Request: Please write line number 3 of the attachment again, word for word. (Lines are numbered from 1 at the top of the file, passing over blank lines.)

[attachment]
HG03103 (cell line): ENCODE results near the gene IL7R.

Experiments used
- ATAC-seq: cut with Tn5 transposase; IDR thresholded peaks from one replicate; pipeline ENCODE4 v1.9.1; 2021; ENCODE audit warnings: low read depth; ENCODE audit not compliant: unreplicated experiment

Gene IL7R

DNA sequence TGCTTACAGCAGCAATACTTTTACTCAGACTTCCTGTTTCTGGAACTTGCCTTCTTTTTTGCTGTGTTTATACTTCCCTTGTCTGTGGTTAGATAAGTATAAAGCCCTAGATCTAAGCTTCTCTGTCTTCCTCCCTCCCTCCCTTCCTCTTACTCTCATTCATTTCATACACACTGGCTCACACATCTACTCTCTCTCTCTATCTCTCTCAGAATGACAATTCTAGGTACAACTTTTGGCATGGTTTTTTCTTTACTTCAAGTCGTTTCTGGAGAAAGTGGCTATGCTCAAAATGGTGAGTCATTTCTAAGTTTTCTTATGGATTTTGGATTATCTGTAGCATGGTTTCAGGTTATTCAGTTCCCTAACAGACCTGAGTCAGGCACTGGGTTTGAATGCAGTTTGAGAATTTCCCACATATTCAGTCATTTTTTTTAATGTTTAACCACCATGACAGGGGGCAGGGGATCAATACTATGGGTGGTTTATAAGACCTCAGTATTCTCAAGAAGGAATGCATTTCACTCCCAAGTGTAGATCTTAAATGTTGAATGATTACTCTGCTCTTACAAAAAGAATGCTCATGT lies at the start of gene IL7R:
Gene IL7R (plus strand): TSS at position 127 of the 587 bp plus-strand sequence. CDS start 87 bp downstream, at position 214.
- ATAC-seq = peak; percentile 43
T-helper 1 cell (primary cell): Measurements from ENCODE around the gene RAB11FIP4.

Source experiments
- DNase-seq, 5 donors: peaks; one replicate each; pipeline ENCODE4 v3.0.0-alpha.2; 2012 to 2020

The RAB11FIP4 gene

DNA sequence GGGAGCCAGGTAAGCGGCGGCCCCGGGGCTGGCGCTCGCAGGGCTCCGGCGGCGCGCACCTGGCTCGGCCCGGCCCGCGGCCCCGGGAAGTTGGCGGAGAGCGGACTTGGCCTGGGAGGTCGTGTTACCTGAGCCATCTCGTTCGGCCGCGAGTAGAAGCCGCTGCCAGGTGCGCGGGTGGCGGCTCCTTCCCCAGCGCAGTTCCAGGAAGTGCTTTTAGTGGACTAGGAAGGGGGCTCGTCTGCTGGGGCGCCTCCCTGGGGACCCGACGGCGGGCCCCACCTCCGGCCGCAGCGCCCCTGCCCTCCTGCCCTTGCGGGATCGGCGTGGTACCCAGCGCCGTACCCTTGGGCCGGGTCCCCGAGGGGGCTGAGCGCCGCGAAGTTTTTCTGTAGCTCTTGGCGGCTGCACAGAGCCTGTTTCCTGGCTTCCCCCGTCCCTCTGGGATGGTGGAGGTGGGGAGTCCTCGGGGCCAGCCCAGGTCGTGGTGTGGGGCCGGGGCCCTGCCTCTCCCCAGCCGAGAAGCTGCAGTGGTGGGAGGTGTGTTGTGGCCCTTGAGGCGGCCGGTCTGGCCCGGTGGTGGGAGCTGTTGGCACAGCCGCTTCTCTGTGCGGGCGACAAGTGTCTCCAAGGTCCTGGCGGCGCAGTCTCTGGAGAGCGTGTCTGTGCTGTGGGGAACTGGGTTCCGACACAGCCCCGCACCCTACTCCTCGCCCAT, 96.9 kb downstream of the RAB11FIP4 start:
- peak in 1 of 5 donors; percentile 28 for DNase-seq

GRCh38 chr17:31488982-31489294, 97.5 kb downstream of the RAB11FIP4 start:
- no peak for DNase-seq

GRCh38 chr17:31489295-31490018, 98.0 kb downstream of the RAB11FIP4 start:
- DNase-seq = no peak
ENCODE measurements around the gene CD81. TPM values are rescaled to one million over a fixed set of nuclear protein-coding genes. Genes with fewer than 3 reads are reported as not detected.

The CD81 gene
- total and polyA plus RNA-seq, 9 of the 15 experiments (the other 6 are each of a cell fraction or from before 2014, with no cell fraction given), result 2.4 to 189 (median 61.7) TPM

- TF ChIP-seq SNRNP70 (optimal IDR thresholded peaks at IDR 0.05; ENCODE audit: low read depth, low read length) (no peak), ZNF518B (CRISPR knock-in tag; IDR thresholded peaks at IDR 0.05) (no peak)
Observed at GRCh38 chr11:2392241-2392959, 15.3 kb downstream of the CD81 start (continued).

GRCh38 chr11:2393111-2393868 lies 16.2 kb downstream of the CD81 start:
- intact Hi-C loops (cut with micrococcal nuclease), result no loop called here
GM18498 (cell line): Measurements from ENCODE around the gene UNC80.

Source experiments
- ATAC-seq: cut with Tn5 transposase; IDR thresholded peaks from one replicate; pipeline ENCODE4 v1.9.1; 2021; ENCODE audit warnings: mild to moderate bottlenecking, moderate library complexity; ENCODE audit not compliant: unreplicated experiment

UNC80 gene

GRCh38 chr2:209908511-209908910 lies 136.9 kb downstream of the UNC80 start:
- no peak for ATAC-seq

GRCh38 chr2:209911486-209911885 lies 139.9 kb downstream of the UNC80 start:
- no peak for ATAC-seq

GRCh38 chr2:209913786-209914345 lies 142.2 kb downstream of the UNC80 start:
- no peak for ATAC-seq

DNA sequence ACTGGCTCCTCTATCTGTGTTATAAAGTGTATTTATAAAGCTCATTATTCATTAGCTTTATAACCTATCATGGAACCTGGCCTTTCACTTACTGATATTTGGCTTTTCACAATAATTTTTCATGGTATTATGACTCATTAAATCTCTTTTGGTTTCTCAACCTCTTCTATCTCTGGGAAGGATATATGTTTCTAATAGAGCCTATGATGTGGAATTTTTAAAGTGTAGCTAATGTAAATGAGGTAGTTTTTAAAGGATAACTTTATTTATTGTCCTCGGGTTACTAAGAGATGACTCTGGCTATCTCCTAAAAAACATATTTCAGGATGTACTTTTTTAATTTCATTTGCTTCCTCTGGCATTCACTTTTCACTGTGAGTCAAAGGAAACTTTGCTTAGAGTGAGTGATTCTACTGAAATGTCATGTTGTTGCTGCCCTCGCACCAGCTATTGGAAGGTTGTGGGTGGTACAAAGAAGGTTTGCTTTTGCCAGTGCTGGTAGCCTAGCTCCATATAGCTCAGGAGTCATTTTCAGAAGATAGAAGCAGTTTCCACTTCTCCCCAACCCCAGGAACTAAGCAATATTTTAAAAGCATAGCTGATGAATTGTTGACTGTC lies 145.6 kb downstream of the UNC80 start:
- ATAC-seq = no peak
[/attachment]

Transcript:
- ATAC-seq: cut with Tn5 transposase; IDR thresholded peaks from one replicate; pipeline ENCODE4 v1.9.1; 2021; ENCODE audit warnings: low read depth; ENCODE audit not compliant: unreplicated experiment